The rock abrasion tool on NASA's Mars Exploration Rover Spirit ground two holes in a relatively soft rock called "Wooly Patch" near the base of the "Columbia Hills" inside Gusev Crater on Mars.

August 2, 2004

The rock abrasion tool on NASA's Mars Exploration Rover Spirit ground two holes in a relatively soft rock called "Wooly Patch" near the base of the "Columbia Hills" inside Gusev Crater on Mars. This false-color image from the panoramic camera was taken on sol 200 (July 25, 2004) and generated using the camera's 750-, 530-, and 430-nanometer filters. It highlights the material ground up by the rock abrasion tool, grayish-blue in appearance in this image. The color of the material excavated suggests the interior of the rock contains iron minerals that are less oxidized than the dust or possibly weathered coating on the exterior of the rock. Scientists speculate that this relatively soft rock (compared to others analyzed by Spirit) may have been modified by water. Small cracks in the surface outside the drill holes may be the result of interactions with water-rich fluids.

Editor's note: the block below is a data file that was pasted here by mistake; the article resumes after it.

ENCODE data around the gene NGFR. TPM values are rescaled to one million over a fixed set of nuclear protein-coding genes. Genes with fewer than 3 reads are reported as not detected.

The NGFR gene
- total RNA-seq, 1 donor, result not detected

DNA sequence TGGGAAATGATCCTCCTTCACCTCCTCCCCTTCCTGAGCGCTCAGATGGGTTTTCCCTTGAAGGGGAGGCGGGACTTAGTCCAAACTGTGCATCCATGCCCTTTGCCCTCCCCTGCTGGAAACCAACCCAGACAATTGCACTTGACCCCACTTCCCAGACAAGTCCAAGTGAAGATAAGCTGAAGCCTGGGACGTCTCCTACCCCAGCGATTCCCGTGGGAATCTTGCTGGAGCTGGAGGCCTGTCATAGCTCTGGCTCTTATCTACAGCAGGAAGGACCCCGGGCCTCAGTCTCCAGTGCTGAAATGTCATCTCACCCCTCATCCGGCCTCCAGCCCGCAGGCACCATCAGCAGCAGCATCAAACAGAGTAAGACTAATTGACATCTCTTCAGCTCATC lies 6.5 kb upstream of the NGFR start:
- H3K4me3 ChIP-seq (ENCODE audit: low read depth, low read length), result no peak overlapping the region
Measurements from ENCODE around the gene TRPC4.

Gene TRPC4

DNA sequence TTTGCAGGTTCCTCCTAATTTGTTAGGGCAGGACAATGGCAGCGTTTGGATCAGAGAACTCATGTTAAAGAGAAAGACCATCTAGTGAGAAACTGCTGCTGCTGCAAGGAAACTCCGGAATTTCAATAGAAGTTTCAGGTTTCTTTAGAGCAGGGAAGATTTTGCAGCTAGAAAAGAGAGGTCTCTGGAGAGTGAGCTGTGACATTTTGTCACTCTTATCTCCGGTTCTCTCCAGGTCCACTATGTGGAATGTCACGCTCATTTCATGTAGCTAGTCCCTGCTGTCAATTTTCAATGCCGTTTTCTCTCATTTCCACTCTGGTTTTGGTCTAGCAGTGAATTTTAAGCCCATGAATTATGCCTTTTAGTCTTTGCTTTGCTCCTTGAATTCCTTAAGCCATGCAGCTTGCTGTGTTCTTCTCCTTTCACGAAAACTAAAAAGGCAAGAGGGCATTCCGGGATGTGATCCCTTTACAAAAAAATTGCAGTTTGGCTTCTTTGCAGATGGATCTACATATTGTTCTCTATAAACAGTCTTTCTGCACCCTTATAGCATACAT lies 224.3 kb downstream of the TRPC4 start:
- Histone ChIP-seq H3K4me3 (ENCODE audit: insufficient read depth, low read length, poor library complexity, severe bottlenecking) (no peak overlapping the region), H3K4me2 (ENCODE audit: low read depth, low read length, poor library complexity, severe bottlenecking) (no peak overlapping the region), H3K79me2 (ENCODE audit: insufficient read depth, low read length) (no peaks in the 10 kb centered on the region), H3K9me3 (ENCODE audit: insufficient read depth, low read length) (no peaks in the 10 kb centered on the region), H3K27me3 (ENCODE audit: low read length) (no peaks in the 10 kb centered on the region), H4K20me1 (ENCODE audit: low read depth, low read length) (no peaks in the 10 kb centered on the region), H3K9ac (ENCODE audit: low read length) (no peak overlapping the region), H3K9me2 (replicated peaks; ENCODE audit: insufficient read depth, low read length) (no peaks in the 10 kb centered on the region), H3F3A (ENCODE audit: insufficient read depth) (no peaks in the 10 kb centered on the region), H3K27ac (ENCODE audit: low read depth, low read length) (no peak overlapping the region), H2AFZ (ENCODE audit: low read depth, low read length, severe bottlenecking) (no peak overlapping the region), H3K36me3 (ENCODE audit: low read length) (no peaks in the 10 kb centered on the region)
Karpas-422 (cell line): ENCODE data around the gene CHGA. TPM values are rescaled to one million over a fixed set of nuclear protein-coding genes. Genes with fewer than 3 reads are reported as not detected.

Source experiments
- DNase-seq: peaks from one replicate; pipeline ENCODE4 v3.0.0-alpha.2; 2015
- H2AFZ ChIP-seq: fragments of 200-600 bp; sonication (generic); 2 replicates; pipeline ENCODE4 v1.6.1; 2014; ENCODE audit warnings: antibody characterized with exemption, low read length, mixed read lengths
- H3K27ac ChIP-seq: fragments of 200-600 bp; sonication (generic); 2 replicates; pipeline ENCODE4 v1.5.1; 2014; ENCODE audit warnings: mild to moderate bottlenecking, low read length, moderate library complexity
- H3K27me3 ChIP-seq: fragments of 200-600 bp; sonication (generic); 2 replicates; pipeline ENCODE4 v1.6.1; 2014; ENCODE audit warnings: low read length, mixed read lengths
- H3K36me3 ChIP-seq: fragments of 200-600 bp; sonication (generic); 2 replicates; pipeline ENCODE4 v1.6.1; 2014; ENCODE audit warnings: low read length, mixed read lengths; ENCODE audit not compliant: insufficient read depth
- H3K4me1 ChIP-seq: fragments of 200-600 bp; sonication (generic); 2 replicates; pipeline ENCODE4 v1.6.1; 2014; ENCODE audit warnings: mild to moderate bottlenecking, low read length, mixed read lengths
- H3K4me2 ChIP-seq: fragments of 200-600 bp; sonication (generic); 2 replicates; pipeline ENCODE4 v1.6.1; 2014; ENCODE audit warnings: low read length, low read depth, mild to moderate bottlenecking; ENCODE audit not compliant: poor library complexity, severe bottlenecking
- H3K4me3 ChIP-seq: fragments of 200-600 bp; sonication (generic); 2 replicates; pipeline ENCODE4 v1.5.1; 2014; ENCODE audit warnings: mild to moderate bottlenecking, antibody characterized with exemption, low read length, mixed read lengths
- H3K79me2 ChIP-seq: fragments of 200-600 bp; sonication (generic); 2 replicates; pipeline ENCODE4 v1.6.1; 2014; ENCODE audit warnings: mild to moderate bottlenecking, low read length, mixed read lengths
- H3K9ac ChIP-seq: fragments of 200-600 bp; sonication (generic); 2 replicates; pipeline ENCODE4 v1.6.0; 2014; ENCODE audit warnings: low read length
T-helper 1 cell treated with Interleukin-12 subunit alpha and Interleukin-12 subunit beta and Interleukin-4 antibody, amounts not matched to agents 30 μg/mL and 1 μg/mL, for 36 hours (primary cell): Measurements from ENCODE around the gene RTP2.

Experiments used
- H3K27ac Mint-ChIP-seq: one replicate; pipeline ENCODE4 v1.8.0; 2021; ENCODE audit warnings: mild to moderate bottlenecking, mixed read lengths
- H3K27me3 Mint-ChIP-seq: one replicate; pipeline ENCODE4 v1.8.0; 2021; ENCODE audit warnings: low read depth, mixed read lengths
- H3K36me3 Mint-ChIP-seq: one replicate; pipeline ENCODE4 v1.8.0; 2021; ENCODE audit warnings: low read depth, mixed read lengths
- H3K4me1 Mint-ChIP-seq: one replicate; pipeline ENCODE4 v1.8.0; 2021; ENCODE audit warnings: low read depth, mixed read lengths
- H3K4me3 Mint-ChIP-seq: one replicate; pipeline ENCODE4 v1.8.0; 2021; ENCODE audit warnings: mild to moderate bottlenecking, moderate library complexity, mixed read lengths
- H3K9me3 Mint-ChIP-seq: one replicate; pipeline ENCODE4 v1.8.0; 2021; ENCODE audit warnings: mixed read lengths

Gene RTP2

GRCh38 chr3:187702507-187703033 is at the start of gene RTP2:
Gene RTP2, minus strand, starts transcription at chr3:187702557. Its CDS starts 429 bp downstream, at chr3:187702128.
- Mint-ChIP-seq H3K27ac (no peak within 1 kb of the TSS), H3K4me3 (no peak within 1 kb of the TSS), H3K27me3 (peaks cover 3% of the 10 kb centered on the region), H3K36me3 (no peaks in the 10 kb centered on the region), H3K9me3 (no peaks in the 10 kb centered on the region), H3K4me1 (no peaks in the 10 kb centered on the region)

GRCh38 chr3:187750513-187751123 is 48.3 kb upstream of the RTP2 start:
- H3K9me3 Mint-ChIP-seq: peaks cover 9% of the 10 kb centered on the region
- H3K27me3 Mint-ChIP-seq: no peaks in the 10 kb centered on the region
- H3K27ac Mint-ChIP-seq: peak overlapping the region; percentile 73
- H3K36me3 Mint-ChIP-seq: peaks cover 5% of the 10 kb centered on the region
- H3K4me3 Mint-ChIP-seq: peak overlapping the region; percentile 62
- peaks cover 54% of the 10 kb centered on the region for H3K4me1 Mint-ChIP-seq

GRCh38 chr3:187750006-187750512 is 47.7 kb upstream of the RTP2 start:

Credit

NASA/JPL-Caltech/Cornell

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